Changes to Rules for Taxi Licences

Status: Awaiting Results

We would like the views from taxi drivers and passengers on some proposed changes to the conditions for a licence for hackney carriage and private hire vehicles (taxis) in Rother.

This consultation closed on 8 March. Out thanks to the taxi drivers, businesses and passengers that took part.  Updates will be provided here.

Taxi licenses are for the protection of the public, passengers and the taxi industry.  For example, they ensure that vehicles and drivers meet set standards and are properly insured.  You can read more about taxi and private hire licensing.

The council licenses the drivers of hackney carriages and private hire vehicles, the drivers and the operators of private hire vehicles (businesses).  These are all commonly called taxis.  The difference is that hackney carriages apply for hire and wait at taxi ranks.  Private hire vehicles can only be booked in advance through an operator.  Some drivers can hold both licences.

Last November the Government published new best practice guidance with some changes.  The council already meets most of the best practice guidance.

We propose to make some changes to meet the government’s new guidance.

Proposals for New Training Requirements

The government’s new guidance sets out in detail the requirement to ensure that disabled people are protected and that they can access taxis.

Our new policy is that from 1 April 2024 all new taxi drivers will be trained on:

  1. Disability awareness,
  2. Customer care: attitudes and behaviour towards all customers
  3. Safeguarding (the protection of children and vulnerable adults). 

Existing or current drivers will be trained before they can renew their licence and this requirement for training will start after 1 October 2024. This is a recommendation from the government guidance.  Note: drivers already receive training on identifying and acting on child sexual exploitation.

Also, our new policy will require all private-hire operators and their customer-facing staff to receive training on disability awareness, customer care: attitudes and behaviours and safeguarding. This would apply to new operators and staff from 1 April 2024 and existing operators and staff before their next licence renewal after 1 October 2024.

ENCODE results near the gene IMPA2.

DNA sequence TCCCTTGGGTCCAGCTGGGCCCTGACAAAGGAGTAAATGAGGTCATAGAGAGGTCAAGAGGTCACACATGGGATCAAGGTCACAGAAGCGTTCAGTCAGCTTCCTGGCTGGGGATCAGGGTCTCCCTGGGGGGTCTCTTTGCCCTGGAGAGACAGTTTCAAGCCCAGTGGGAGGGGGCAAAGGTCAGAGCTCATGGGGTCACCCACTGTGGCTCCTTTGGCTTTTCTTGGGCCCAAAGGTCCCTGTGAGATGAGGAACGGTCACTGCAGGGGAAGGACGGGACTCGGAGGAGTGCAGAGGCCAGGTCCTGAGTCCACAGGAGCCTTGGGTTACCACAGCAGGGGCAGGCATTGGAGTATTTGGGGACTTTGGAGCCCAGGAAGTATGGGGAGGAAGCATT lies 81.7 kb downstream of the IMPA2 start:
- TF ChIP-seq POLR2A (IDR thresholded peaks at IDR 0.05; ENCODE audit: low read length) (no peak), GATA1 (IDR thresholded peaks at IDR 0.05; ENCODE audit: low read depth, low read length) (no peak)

We would like to know your views on whether drivers should be required to take refresher training once a year on these three subjects, in addition to the training on licence renewal.

Proposals for the safety of passengers and drivers

Vehicle Age Limits

The government guidance has asked licensing authorities not to set targets that are all the same for the age of all licensed vehicles. Instead it asks councils to put targeted requirements to meet policy objectives on emissions, safety ratings and increasing wheelchair provision. 

Our policy has no age limit for vehicles if it is licensed before 1 April 2018.  From 1 April 2018 we only accepted a vehicle for registration if it is less than seven years old (from date of first registration).  If it meets other requirements a vehicle can continue to be licensed until 10 years old.  This condition was adopted in 2018 because officers found a number of old vehicles in very poor condition, both a safety concern and detrimental to the interests of the trade.

We would like your views on increasing the age limit of certain licensed vehicles to a maximum of 15 years old.  The 15-year age limit would apply to electric and hybrid vehicles and any vehicles that are wheelchair accessible.